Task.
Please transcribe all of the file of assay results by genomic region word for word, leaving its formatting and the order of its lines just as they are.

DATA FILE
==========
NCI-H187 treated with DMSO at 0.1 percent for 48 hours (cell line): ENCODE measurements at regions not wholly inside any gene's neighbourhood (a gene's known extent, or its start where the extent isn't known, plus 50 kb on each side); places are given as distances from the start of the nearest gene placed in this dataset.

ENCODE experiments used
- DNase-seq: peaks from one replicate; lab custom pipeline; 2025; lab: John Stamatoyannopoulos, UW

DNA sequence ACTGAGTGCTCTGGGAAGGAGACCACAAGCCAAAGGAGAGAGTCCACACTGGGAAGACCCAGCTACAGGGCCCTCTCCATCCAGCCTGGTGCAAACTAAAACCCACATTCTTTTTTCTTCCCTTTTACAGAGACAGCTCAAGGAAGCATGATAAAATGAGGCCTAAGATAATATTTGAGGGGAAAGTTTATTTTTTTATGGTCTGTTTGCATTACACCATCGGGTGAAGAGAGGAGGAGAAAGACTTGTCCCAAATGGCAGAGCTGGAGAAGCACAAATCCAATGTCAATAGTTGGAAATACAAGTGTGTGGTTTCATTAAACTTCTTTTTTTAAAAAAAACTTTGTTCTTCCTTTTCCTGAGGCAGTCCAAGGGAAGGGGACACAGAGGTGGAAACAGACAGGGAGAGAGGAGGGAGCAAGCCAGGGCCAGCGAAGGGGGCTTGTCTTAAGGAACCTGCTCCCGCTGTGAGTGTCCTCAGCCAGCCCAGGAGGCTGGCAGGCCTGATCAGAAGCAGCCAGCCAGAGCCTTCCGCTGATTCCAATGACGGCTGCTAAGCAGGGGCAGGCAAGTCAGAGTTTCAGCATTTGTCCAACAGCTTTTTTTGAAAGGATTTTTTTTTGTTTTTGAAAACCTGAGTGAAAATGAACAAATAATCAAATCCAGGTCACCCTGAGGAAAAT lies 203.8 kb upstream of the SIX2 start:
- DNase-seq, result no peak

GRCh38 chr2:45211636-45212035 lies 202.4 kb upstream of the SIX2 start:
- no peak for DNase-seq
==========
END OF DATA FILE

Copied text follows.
NCI-H187 treated with DMSO at 0.1 percent for 48 hours (cell line): ENCODE measurements at regions not wholly inside any gene's neighbourhood (a gene's known extent, or its start where the extent isn't known, plus 50 kb on each side); places are given as distances from the start of the nearest gene placed in this dataset.

ENCODE experiments used
- DNase-seq: peaks from one replicate; lab custom pipeline; 2025; lab: John Stamatoyannopoulos, UW

DNA sequence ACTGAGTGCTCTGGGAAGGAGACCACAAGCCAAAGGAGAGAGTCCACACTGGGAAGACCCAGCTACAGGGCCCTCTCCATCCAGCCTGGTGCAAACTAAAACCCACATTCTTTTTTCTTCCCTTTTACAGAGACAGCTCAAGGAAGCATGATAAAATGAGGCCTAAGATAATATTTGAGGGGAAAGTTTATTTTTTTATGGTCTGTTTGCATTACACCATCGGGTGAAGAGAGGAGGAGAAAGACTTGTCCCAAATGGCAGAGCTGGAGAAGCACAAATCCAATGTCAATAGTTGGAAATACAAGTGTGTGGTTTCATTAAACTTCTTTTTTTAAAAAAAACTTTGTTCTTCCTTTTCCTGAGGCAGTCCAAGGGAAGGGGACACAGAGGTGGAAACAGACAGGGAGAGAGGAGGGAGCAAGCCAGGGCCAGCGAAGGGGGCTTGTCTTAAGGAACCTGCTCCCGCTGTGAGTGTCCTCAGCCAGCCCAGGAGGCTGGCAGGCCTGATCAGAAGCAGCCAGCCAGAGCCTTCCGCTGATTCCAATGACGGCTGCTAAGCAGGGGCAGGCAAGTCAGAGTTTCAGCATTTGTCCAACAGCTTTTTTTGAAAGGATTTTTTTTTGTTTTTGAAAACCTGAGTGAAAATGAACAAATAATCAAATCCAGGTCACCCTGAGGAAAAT lies 203.8 kb upstream of the SIX2 start:
- DNase-seq, result no peak

GRCh38 chr2:45211636-45212035 lies 202.4 kb upstream of the SIX2 start:
- no peak for DNase-seq